The Row of Numbers gives more flexibility when compared to Martingale, since you can adjust the bets more accordingly. The disadvantage of this system is that it requires a bigger effort, since you have to make a sequence of numbers on a piece of paper or write it down somewhere and then add numbers when you lose and remove numbers when you win. That means you need to have a better control over the bets you make.
Let’s better explain this system then:
First you need to decide how much you want to win, 1000€ for example. Then you need to calculate how much time it will take to reach your goal. This is the tricky part, because when you win, you will have to remove the first and the last numbers on the row, but when you lose, you should add one number to the row.
As a result, you need to estimate your average chance of winning, considering a certain odd. If you want to bet on average odds of 2.0, you should define the chance of winning to 40% (or something around that). It is always better to underestimate than overestimate your abilities. If you overestimate your ability, your stakes will increase and that can be really unpleasant in case you face a losing streak.
If we imagine the 1000€ split into 20 wins of 50€ each, we can determine how much you will have to bet in order to reach a total profit of 1000€, considering the 40% chance of winning with odds of 2.0 (if you won 50% of the bets, you would be even with the bookmaker).
With 40% chance of correctly predicting the result and with average odds of 2.0, you will lose 60% of your predictions. That way, you lose 50% more than what you win (60/40). In case you win, remove 2 numbers from the row (the 1st and the last). When you lose, you should add a number on the end of the list. If we schematize this row of numbers, it would be something like this:
50 50 50 50 50 50 50 50 50 50 50 50 50 50 50 50 50 50 50 50
Defining your initial stake:
Cas we explained above, the 1st and last number will be removed if you win. 50+50 = 100. In order to win 100€, you will have to use a stake that will give 100€ of net profit. If the offered odds are 2.0, you have to bet 100€. If the odd is 1.50, you have to bet 200€. If the odd is 1.75, you have to bet 133,33€. The way to determine your stake is:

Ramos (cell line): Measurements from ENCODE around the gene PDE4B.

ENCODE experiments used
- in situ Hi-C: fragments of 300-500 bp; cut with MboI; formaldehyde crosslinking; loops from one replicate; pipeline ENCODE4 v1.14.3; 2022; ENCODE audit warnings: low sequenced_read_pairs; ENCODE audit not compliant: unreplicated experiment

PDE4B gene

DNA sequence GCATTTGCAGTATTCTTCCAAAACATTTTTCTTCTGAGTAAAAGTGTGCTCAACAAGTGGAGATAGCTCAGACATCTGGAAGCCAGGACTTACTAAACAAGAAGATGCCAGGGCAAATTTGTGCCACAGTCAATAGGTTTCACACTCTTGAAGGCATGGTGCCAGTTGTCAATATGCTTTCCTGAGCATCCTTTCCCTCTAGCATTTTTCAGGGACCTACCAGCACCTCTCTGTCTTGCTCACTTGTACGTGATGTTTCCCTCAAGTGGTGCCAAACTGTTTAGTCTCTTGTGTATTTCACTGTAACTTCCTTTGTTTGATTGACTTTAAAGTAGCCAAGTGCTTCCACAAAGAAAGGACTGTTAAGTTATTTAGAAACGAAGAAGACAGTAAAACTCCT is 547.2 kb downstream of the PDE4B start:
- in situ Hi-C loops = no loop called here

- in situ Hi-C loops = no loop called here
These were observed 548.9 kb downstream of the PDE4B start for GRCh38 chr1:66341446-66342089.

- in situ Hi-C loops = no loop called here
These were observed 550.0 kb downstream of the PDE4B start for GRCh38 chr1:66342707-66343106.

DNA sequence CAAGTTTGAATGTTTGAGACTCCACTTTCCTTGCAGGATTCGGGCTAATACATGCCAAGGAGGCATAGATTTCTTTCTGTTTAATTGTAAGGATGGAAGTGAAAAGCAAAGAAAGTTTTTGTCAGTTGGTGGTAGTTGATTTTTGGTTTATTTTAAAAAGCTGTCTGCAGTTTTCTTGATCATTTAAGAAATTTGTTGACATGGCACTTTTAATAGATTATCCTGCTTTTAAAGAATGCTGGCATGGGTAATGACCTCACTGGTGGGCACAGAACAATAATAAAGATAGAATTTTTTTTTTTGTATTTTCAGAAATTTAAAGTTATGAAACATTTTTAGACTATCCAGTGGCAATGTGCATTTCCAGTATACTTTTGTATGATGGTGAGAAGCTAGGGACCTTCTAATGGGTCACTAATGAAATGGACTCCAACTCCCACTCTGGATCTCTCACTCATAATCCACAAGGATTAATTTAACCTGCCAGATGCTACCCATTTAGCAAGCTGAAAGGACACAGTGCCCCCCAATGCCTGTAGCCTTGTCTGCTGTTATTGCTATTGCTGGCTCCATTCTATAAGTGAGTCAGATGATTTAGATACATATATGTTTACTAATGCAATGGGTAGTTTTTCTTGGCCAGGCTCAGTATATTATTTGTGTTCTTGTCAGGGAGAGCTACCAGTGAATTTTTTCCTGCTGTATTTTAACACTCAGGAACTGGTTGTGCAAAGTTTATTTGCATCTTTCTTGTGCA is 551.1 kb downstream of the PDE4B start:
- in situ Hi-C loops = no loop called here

Odds – 1
The stakes for next bets can be calculated in the same way. If the first bet is 125€ at 1.8 odds and you lose this bet, you must add 125 at the end of the row. The next bet should then be, the 1st and last numbers in the row, which are now 50+125, divided by (odds-1)
Odds – 1
Now all you’ve got to do is replace “odds” by the real odds offered for your prediction. If you win, you then remove the 1st and last number in the row and continue with 50+50 / (odds-1).
Even if this system doesn’t produce a level of progression as high or fast as the Martingale, it is still a pretty dangerous system. If you face a losing streak, things can quickly get out of hand. So, the pre-betting math is very important. Before you begin using this system, do a test with imaginary stakes for a month or something. You will learn the system and understand the importance of not being overconfident in your own ability of predicting outcomes.
Systems like Martingale and Row of Numbers use a high level of progression to compensate the lack of margins of the bettor. In these systems, the stakes are increased successively when you lose and, this way, the bettor has a high chance of going bankrupt (losing his bankroll).
With Kelly Criterion, the progression increases if you are winning, and decreases when you are losing. The stakes are set by a percentage of your bankroll. With Kelly criterion the risk of bankruptcy is minimal. This requires that the bettor has the odds in his favor. By using this system, it is expected that the bettor can beat the bookmaker, or at least break even. If a home win has odds of 2.0, you will only bet on it in case you think the odds of that outcome are 50% or higher.
The Kelly Criterion were first described by John L Kelly, who invented this theory and respective formula.
To summarize, the Kelly theory states that if you can somehow determine the correct probability for a certain outcome of a certain event, then the formula will determine the exact stake you should use in that same event.
If you overestimate your ability to predict an outcome (that is, predicting a 60% chance when the real chance is 52%), you will pay for that, and you will lose money. If you underestimate your ability to predict the outcome (ie, predicting a 55% chance, when the real chances are 60%), you will win money, but not as much as if you were using fixed stakes.